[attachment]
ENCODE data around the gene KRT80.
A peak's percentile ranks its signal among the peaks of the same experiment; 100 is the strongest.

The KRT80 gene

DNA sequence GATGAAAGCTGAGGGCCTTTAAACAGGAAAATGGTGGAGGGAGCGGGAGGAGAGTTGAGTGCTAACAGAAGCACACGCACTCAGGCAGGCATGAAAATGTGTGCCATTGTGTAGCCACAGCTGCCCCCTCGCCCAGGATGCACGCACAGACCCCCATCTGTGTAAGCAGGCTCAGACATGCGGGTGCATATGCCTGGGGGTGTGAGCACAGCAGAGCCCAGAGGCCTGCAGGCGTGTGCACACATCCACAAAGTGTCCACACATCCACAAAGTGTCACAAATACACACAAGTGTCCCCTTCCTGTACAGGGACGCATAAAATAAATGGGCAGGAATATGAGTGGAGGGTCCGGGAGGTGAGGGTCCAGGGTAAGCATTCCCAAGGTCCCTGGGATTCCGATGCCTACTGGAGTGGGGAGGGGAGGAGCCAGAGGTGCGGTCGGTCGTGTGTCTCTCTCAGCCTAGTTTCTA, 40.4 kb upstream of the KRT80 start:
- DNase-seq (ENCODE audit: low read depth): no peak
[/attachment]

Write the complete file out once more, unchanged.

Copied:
ENCODE data around the gene KRT80.
A peak's percentile ranks its signal among the peaks of the same experiment; 100 is the strongest.

The KRT80 gene

DNA sequence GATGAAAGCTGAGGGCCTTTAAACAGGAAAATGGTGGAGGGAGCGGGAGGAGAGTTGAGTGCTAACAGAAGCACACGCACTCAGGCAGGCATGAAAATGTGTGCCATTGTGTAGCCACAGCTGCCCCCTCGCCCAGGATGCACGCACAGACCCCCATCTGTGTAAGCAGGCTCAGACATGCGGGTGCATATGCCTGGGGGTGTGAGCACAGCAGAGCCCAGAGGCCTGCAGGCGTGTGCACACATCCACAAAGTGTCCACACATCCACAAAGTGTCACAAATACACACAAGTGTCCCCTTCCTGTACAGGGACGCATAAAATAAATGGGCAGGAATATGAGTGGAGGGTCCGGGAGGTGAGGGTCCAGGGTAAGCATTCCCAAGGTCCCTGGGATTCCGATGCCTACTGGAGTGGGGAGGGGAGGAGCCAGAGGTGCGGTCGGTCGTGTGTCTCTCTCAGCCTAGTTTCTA, 40.4 kb upstream of the KRT80 start:
- DNase-seq (ENCODE audit: low read depth): no peak